|femme, meuf, feum
||[Feb. 1st, 2010|08:15 pm]
on the brink of eloquence
"The language used in les cités is an important source of new vocabulary. The main form of jargon is a word-crunching system called verlan, whose origins date back to the seventeenth century. Verlan has been popular in France's suburbs since the 1970s. It consists of reversing syllables and writing them phonetically; the term itself is verlan for á l'envers (in reverse). It has produced one of the most interesting expressions of the political landscape in France: les beurs, verlan for rab, the Arabic term for Arabs, referring to French of North African descent.|
The jargon of the cités is evolving constantly and regularly entering mainstream usage, often through publicity. Suburban kids don't speak of français but rather céfran. The beurs who make it to the middle class are now calles les beurgois. A femme (woman) is meuf, a flic (cop) is keuf, mère (mother) is reum, père (father) is reup and a prof (teacher) is a frop. Verlan goes as far as reverlanizing its terms, so that Arabs, first beurs, have become rebeus, and femmes, first meufs, have become feums. Comma ça (like that) was first verlanized as comme aç, then as askeum, and then as asmeuk."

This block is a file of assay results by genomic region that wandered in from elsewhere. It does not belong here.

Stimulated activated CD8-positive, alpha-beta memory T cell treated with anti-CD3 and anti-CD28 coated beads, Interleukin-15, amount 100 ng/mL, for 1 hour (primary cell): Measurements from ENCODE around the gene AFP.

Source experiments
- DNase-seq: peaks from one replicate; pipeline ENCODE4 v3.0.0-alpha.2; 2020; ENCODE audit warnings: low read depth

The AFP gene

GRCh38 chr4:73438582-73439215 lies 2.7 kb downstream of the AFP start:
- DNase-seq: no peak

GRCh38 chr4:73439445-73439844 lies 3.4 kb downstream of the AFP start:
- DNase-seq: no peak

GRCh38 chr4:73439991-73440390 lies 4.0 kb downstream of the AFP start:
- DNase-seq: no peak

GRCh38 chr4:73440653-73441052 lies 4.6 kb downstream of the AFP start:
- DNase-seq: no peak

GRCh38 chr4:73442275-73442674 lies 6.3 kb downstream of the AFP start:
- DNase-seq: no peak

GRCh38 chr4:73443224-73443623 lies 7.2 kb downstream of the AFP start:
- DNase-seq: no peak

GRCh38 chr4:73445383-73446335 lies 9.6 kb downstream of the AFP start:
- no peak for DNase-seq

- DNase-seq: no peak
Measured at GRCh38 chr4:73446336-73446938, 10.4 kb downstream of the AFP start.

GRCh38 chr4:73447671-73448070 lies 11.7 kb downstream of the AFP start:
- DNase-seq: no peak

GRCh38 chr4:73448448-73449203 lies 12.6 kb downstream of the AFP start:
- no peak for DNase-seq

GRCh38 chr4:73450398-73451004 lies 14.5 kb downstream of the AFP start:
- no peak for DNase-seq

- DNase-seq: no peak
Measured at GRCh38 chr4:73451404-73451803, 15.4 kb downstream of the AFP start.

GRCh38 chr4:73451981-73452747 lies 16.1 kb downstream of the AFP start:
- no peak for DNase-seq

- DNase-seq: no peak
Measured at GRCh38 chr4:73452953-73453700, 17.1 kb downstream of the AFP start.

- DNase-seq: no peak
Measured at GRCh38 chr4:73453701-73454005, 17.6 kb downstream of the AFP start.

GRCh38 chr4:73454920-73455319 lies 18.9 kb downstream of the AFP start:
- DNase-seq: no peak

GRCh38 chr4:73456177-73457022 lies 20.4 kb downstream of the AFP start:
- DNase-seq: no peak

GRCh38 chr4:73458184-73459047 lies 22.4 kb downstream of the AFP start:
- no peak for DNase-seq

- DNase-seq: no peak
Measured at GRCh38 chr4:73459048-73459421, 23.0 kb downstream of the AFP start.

nadeau, barlow: the story of french